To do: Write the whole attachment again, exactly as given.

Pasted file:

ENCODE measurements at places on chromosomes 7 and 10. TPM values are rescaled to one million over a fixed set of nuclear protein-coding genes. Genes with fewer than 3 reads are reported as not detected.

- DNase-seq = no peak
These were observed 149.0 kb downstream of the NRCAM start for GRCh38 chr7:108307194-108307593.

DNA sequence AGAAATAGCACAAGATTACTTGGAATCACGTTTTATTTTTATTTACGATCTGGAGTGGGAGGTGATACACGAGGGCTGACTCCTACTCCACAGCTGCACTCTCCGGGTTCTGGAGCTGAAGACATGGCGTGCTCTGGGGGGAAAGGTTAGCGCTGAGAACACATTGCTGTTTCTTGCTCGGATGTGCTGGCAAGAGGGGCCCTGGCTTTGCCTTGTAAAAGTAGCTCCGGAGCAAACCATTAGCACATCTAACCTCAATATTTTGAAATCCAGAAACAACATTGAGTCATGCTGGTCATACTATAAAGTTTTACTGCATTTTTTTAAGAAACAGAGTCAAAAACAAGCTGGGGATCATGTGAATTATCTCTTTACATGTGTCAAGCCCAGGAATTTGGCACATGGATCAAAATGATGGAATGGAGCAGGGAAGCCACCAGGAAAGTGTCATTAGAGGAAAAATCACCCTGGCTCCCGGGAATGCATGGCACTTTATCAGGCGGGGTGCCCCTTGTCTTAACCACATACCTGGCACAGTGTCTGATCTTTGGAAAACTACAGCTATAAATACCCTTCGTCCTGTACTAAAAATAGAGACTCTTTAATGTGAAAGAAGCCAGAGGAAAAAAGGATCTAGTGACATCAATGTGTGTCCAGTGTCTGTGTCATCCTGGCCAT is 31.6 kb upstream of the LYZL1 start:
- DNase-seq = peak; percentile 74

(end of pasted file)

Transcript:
ENCODE measurements at places on chromosomes 7 and 10. TPM values are rescaled to one million over a fixed set of nuclear protein-coding genes. Genes with fewer than 3 reads are reported as not detected.

- DNase-seq = no peak
These were observed 149.0 kb downstream of the NRCAM start for GRCh38 chr7:108307194-108307593.

DNA sequence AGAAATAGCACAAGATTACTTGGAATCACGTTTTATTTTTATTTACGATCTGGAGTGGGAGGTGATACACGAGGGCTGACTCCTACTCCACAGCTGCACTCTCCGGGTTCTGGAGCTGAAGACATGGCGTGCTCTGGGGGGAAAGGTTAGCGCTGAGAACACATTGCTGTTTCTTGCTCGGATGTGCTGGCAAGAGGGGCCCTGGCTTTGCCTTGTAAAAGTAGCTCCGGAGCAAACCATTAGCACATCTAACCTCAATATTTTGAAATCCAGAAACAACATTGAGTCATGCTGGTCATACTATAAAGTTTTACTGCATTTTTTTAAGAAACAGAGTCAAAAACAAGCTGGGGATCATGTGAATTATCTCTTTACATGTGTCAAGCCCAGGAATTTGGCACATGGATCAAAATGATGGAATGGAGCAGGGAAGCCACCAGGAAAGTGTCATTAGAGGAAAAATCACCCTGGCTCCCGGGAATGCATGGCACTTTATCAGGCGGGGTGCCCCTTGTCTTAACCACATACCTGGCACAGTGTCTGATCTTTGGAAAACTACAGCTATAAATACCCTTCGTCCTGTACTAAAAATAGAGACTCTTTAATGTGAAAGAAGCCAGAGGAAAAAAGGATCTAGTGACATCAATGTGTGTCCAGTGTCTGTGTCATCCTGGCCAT is 31.6 kb upstream of the LYZL1 start:
- DNase-seq = peak; percentile 74